Burma must address its ‘Rohingya problem’
The solution is not a simple one, but the 10-member Association of Southeast Asian Nations (ASEAN) and the Burmese government must acknowledge that the problem is affecting the whole region, and act swiftly.
Riots erupted last year between the Rohingya Muslims and the ethnic Rakhine people at the Rakhine State of Burma, killing about 170 people and displacing roughly 140,000 mostly Rohingyans, according to the United Nations.
‘It’s clear that the ethnic violence in Arakan (Rakhine) state is having a direct impact throughout the region, because over 35,000 Rohingya fled Burma and Bangladesh last year by boat. Those Rohingya are landing in Thailand, Malaysia and Indonesia and demanding protection and the right to survive and work,’ says Phil Robertson, Deputy Director for Asia of New York-based Human Rights Watch.
The problem will worsen in the coming ‘sailing season’, when the Andaman Ocean storms abate and the rickety Rohingya fishing boats can sail, Robertson explains.
‘They are fleeing deprivation, dispossession and violence, in some cases leaving with little more than the clothes on their backs. At the moment, there are over 150,000 Rohingya confined to internally displaced persons camps in Arakan state, suffering from violence and abuse at the hands of security personnel, and an incredible lack of basic food and other services. It’s a real disaster.’
The human rights watchdog believes that ASEAN as a regional organization should be doing more to address the problem, ‘but they apparently are not,’ says Robertson.
‘ASEAN should be organizing its affected members, working alongside other concerned nations like Australia, the US, Bangladesh, and others, to demand that the Burma government recognize the Rohingya as citizens, and promote reconciliation and peace between them and the ethnic Rakhine.’
If the problem continues, it could hobble Burma’s reform efforts.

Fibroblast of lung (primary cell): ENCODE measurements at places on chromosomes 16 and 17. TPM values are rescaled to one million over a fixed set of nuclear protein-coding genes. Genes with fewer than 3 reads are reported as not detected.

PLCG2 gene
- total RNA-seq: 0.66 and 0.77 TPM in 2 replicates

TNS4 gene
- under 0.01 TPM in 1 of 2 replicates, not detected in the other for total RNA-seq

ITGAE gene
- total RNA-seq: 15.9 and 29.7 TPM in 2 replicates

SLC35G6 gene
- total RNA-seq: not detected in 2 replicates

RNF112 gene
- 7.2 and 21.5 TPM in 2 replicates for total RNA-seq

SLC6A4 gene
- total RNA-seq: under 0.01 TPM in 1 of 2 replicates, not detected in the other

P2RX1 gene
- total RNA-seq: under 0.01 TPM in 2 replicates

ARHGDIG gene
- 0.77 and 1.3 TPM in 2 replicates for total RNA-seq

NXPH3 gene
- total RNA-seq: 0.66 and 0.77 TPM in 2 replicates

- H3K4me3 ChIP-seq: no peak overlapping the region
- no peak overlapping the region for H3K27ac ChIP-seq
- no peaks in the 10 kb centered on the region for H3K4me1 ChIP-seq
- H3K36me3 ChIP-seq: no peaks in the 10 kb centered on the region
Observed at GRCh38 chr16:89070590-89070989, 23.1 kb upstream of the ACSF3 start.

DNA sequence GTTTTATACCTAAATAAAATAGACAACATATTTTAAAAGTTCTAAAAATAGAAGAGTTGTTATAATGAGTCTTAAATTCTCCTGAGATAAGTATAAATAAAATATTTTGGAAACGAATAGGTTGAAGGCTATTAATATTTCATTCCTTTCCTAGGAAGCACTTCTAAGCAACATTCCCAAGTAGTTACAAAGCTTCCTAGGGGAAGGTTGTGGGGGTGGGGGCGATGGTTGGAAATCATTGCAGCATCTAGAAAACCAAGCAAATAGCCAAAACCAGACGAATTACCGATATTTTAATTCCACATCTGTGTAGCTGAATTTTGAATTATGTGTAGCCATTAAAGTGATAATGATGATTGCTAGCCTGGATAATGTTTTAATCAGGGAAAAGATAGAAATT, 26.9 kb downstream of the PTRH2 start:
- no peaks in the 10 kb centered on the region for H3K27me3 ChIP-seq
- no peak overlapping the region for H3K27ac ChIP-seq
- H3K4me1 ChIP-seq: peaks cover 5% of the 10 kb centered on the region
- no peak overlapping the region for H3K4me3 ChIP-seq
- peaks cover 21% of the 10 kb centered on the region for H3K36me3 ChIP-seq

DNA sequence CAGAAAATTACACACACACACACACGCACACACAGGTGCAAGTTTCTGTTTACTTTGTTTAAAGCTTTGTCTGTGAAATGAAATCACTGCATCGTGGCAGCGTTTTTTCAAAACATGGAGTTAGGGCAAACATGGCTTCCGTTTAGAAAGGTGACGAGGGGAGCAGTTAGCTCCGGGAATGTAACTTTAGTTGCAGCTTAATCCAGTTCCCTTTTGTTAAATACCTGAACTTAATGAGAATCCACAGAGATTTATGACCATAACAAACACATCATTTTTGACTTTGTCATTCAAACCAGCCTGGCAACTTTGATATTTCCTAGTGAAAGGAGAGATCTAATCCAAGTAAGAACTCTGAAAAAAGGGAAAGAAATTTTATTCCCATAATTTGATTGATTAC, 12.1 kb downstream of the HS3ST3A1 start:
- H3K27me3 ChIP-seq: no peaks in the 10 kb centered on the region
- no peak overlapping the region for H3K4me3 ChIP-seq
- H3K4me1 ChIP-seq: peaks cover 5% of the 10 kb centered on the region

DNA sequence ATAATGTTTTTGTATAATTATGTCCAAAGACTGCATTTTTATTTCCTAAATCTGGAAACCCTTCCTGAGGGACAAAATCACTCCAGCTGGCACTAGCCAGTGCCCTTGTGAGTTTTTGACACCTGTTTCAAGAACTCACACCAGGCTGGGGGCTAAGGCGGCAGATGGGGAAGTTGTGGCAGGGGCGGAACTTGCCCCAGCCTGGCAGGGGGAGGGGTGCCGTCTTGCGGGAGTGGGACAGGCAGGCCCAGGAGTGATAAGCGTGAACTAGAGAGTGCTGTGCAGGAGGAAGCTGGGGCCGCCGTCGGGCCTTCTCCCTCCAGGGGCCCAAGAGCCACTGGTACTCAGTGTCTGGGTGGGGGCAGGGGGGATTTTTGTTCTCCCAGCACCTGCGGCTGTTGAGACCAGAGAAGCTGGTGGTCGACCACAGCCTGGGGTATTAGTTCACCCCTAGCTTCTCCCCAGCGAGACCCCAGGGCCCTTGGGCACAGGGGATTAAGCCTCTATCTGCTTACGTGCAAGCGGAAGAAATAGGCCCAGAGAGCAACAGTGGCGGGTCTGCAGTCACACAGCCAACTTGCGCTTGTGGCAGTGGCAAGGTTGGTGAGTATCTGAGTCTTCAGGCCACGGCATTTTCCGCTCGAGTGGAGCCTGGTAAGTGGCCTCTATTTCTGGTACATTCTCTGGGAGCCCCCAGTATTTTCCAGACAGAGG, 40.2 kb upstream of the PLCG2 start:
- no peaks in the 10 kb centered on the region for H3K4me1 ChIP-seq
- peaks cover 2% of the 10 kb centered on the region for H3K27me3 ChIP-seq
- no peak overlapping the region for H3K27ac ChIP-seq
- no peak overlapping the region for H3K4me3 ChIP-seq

But Burma is reluctant to have neighbours involved in addressing the ongoing tension between Muslims and Buddhists across the country when it takes its turn as Chair of ASEAN next year.
Deputy Information Minister Ye Htut said in a press briefing that Burma is stepping up efforts to improve its human rights situation, but that the problem of the Rohingya Muslims in the Rahkine State remains a national issue and not a regional concern.
‘No, it will not be in the ASEAN agenda,’ said Htut, when asked if it would be among the priority issues in ASEAN when Burma is Chair. ‘This is our problem, not a regional one,’ he said.
The statement runs counter to efforts by ASEAN and its members, such as Indonesia, which have been calling for a regional approach to the problem.
But outside pressure is mounting on Burma to address the issue as tensions continue to simmer.
Eva Kusuma Sundari, president of the ASEAN Inter-Parliamentary Myanmar Caucus, says the issue is a problem not just for Burma but for the ASEAN region as well.
Burma, which is currently in the midst of an historic transition to democracy after half a century of military rule, cannot hide behind the non-interference principle, she insists: ‘Human rights are every human and every nation’s issue. The Rohingya [problem] has affected others in the region, especially Malaysia and Indonesia.’
Sundari believes that international pressure would help ensure reforms in the country in its journey to democracy.
At the same time, she says that ASEAN countries remain soft on human rights violations despite the regional ramifications: ‘International pressure is still seen as key to ensuring reforms are more than just superficial.’
UN Special Rapporteur for Burma Tomas Quintana agrees that the problem is affecting not just Burma but other countries such as Thailand and Malaysia, two major destinations for Rohingya refugees.
‘Of course it is a regional problem. I hope this doesn’t develop into other forms of violence and spread through the region,’ says Quintana, who is preparing an updated human rights report on Burma to be released in October.
‘The challenge is to address the problem not mainly as a religious problem but to look at the other factors. There are questions of land property and questions of jobs, so it is important to stop seeing the problem just as a religious conflict.’
Sundari believes third-party mediation may also help and that for national level peace talks to be effective and binding, they need to be in a neutral environment hosted by a neutral third party. Quintana agrees:
‘It’s important to find space for dialogue. In order to start a process of dialogue it’s necessary to build trust. That’s our challenge and that’s our hope. I don’t see any other way.’